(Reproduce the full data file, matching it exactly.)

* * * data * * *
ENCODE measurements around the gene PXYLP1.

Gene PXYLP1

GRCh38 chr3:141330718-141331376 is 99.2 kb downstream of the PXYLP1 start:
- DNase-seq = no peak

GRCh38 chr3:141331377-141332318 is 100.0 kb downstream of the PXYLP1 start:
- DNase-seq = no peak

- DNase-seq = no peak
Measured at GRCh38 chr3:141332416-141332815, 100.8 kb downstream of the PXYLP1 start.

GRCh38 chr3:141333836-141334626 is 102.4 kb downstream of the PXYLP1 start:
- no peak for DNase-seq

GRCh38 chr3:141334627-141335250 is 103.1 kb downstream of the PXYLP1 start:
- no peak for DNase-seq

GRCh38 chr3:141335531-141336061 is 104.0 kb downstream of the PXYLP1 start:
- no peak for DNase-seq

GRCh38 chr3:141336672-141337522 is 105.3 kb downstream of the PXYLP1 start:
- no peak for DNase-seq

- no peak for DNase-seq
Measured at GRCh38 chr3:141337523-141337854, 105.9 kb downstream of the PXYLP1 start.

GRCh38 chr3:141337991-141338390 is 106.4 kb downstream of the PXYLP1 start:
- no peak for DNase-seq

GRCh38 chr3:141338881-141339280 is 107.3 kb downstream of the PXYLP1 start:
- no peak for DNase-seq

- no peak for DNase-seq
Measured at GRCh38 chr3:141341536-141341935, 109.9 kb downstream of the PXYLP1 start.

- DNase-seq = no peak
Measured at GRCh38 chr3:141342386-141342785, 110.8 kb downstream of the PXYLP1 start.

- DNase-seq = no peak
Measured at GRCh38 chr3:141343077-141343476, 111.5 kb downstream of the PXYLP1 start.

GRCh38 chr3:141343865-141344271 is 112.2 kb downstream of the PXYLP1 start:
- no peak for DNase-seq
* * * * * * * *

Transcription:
ENCODE measurements around the gene PXYLP1.

Gene PXYLP1

GRCh38 chr3:141330718-141331376 is 99.2 kb downstream of the PXYLP1 start:
- DNase-seq = no peak

GRCh38 chr3:141331377-141332318 is 100.0 kb downstream of the PXYLP1 start:
- DNase-seq = no peak

- DNase-seq = no peak
Measured at GRCh38 chr3:141332416-141332815, 100.8 kb downstream of the PXYLP1 start.

GRCh38 chr3:141333836-141334626 is 102.4 kb downstream of the PXYLP1 start:
- no peak for DNase-seq

GRCh38 chr3:141334627-141335250 is 103.1 kb downstream of the PXYLP1 start:
- no peak for DNase-seq

GRCh38 chr3:141335531-141336061 is 104.0 kb downstream of the PXYLP1 start:
- no peak for DNase-seq

GRCh38 chr3:141336672-141337522 is 105.3 kb downstream of the PXYLP1 start:
- no peak for DNase-seq

- no peak for DNase-seq
Measured at GRCh38 chr3:141337523-141337854, 105.9 kb downstream of the PXYLP1 start.

GRCh38 chr3:141337991-141338390 is 106.4 kb downstream of the PXYLP1 start:
- no peak for DNase-seq

GRCh38 chr3:141338881-141339280 is 107.3 kb downstream of the PXYLP1 start:
- no peak for DNase-seq

- no peak for DNase-seq
Measured at GRCh38 chr3:141341536-141341935, 109.9 kb downstream of the PXYLP1 start.

- DNase-seq = no peak
Measured at GRCh38 chr3:141342386-141342785, 110.8 kb downstream of the PXYLP1 start.

- DNase-seq = no peak
Measured at GRCh38 chr3:141343077-141343476, 111.5 kb downstream of the PXYLP1 start.

GRCh38 chr3:141343865-141344271 is 112.2 kb downstream of the PXYLP1 start:
- no peak for DNase-seq